In recent days, the Celtics spoke excitedly about being just one short burst from vaulting into the thick of the congested Eastern Conference playoff race. Despite all of their injuries, COVID-19 absences, rough finishes, and all-around ugly nights, they had climbed above .500, and there was a clear path to something more.
To truly ascend, though, they will need to find ways to topple the other teams in their conference that are within reach, especially when at home. And one of those opportunities slipped away Wednesday night, when the 3-point shooting of the Celtics’ two All-Stars vanished, and the young, athletic Charlotte Hornets dunked and danced to a 111-102 win.
“I feel like they made some shots that kind of deflated us a little bit,” Celtics guard Jaylen Brown said.
At the other end of the floor, it seemed that every Celtics jump shot that could have had a similar effect in a big spot ended with a big thud. Most of them were fired from the fingertips of Brown and Jayson Tatum, who combined to go 2 for 18 from beyond the 3-point arc.
Brown has generally been consistent, but Tatum’s shooting has been a season-long issue, and it’s deteriorated further in recent days. He missed all seven of his 3-pointers Wednesday and is 3 for 23 over his last four games.
After this loss, the Celtics continued to insist that their concern level for the typically sharpshooting forward remains low, but there’s an unspoken understanding that it will be impossible for this team to ascend until Tatum regains his form.
Foul trouble might have affected Tatum’s rhythm against the Hornets, but some of the wide-open looks he has effortlessly drained throughout his career continued to end with thuds.
“He was 0 for 7 from three and probably five, six of them were wide open,” coach Ime Udoka said. “So, he’s not going to pass those up regardless of if the ball is going in or not. My message to him and the others is, ‘How can you impact the game in another way if your shots aren’t falling?’ And so I felt that’s the area we could have improved on tonight.”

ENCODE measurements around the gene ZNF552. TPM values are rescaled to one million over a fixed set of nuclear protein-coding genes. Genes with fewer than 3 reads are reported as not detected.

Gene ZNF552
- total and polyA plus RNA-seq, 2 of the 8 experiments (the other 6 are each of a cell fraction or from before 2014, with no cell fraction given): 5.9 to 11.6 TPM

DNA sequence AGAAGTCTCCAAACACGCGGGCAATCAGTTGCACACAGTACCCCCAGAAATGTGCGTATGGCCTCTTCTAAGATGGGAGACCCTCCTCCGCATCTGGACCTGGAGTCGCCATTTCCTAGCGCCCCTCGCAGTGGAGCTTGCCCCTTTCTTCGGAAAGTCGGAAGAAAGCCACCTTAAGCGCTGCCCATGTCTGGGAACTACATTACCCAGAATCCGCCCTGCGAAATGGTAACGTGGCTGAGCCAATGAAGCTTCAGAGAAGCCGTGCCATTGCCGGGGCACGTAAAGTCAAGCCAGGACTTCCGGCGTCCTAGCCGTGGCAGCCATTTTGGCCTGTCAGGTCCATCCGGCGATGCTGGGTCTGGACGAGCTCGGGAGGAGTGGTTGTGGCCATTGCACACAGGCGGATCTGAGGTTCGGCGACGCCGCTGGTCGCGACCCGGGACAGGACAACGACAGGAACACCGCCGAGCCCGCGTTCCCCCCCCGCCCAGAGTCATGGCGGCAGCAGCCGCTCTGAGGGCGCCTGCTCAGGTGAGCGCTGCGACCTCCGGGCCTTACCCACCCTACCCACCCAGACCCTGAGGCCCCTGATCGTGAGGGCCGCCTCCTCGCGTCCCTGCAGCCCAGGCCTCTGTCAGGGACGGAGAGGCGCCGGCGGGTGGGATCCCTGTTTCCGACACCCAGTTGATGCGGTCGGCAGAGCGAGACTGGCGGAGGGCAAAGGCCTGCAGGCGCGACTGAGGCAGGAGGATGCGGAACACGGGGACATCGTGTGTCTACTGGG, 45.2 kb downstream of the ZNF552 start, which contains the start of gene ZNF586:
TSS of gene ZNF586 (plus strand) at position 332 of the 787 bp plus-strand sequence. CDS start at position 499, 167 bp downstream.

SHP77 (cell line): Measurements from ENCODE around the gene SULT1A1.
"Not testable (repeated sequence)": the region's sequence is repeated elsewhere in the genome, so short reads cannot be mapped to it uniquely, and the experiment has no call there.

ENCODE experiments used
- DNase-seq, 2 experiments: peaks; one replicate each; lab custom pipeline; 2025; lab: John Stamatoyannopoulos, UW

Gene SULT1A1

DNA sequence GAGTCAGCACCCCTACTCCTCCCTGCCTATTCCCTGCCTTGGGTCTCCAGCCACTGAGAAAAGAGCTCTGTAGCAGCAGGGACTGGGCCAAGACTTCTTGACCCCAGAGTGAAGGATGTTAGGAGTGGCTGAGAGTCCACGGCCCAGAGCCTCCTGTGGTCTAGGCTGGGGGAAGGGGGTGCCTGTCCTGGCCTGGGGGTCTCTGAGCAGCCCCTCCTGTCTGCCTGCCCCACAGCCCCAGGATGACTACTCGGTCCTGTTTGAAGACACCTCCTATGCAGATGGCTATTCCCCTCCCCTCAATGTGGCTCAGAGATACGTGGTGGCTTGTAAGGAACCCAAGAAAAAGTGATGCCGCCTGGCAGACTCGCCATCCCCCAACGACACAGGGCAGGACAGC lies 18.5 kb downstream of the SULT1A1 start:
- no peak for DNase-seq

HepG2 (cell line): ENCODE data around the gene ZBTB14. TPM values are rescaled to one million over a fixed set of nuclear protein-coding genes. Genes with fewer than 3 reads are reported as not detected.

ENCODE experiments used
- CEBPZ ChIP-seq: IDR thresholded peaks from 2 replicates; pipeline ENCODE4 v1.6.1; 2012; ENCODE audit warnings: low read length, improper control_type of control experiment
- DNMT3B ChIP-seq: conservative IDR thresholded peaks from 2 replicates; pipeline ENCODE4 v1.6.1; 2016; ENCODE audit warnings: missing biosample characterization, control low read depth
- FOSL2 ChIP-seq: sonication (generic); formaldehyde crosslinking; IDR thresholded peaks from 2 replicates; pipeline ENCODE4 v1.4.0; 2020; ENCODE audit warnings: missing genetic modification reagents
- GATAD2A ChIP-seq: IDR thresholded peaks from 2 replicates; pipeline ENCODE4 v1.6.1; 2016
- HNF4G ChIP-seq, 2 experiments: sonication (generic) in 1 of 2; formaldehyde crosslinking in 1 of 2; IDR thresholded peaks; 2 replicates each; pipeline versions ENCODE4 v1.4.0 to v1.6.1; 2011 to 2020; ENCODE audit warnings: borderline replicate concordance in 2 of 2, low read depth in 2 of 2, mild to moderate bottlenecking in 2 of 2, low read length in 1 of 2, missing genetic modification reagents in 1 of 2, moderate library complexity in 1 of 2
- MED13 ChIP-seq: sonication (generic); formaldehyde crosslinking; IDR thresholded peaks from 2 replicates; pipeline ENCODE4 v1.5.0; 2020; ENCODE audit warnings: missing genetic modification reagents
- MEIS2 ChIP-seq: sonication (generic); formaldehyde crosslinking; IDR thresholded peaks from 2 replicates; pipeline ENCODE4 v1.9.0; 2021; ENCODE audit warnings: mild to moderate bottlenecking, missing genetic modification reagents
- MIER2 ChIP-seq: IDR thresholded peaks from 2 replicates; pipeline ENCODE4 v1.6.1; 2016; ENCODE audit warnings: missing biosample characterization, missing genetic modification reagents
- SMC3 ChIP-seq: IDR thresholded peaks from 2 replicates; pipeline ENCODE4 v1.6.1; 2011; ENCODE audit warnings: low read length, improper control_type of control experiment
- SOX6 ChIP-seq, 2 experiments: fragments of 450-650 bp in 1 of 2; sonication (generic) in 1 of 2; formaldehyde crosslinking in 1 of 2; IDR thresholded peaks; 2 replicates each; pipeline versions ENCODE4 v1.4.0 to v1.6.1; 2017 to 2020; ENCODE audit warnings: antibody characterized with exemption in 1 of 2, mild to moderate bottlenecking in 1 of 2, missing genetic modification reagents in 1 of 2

Dennis Schröder had 24 points and seven assists to lead the Celtics, who were once again shorthanded. Marcus Smart was cleared from COVID-19 protocol but sat out for conditioning reasons, center Robert Williams missed his second game in a row following the birth of his child, and Aaron Nesmith was sidelined because of a sprained ankle.
Those absences were exacerbated by Tatum and Grant Williams getting into foul trouble, and Udoka said that appeared to affect their aggressiveness at both ends of the court. As the Celtics began to claw back from a 12-point deficit early in the fourth quarter, they reached the free throw penalty with 8 minutes, 40 seconds left, a golden opportunity to get low-stress and simple points on a night when long-range jumpers had become a chore.
But the Celtics did not attempt another free throw after that point.
“I think the foul trouble in general with Jayson and some guys might have affected them offensively,” Udoka said. “They got a little hesitant there and not as aggressive moving downhill. That hurt us and we knew we were in the bonus and talked about attacking and getting to the basket a little bit more. I think we drove it in and got a little sloppy, some turnovers in transition and playing in a crowd.”
It was Gordon Hayward’s first game in Boston since leaving the Celtics and signing with the Hornets in the summer of 2020. Hayward, who was injured when Charlotte played at TD Garden last season, received a warm ovation when he was introduced in the starting lineup and then battled foul trouble and had little impact, finishing with 9 points and three rebounds.
But another former Celtic was dominant. Terry Rozier, who joined the Hornets after the Celtics decided to move forward with Kemba Walker as their point guard in the summer of 2019, erupted for 28 points and 10 assists, including several 3-point daggers in the second half as the Celtics tried to craft a comeback.
“Today a lot of shots fell and this is a building I’ve played a lot of games in, so it felt good,” Rozier said.
Said Brown: “He was having way too much fun out there.”
The Hornets made 16 of 39 3-pointers overall.
After the Celtics pulled within 88-84 on a Romeo Langford free throw, Tatum, Brown, and Josh Richardson combined to miss four 3-pointers in a row during a three-minute stretch, allowing the Hornets to extend their lead to 98-88.
Back-to-back 3-pointers by Schröder pulled Boston within 108-102 with 1:14 left, but Rozier put away his former team by drilling a deep, contested 3-pointer with 54.8 seconds to play.
“We really were trying to take some of the stuff away from him, and he just kept hitting shot after shot again,” Al Horford said. “So, credit to him.”